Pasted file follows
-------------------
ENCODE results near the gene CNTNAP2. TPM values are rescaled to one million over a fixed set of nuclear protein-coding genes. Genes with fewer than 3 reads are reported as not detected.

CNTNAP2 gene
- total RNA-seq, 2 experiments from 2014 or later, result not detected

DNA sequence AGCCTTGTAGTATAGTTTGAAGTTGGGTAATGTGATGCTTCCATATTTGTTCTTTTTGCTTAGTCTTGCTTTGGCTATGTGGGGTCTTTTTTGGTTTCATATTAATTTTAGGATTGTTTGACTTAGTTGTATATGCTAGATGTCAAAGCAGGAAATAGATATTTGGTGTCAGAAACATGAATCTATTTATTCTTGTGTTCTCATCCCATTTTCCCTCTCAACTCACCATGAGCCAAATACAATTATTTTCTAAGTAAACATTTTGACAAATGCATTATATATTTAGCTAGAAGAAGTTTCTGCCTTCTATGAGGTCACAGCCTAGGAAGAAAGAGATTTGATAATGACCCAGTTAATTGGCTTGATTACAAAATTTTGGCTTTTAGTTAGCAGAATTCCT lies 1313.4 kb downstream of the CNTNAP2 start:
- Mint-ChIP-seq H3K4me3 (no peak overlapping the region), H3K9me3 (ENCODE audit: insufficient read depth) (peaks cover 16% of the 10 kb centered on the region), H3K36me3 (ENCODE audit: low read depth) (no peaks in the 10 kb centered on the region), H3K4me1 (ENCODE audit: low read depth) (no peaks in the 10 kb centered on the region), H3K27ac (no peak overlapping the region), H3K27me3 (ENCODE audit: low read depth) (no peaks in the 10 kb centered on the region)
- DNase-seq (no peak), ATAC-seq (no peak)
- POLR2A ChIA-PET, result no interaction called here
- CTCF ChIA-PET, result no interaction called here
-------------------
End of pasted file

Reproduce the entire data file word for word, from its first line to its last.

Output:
ENCODE results near the gene CNTNAP2. TPM values are rescaled to one million over a fixed set of nuclear protein-coding genes. Genes with fewer than 3 reads are reported as not detected.

CNTNAP2 gene
- total RNA-seq, 2 experiments from 2014 or later, result not detected

DNA sequence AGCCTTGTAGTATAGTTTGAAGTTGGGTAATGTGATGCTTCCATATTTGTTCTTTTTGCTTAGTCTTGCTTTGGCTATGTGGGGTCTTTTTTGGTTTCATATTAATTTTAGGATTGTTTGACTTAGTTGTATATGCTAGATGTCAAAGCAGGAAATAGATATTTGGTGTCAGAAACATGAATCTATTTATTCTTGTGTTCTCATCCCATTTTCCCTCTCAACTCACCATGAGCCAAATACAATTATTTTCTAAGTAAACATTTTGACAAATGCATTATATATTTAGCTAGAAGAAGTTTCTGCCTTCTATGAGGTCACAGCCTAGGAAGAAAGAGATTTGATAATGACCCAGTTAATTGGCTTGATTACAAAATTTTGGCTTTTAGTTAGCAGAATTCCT lies 1313.4 kb downstream of the CNTNAP2 start:
- Mint-ChIP-seq H3K4me3 (no peak overlapping the region), H3K9me3 (ENCODE audit: insufficient read depth) (peaks cover 16% of the 10 kb centered on the region), H3K36me3 (ENCODE audit: low read depth) (no peaks in the 10 kb centered on the region), H3K4me1 (ENCODE audit: low read depth) (no peaks in the 10 kb centered on the region), H3K27ac (no peak overlapping the region), H3K27me3 (ENCODE audit: low read depth) (no peaks in the 10 kb centered on the region)
- DNase-seq (no peak), ATAC-seq (no peak)
- POLR2A ChIA-PET, result no interaction called here
- CTCF ChIA-PET, result no interaction called here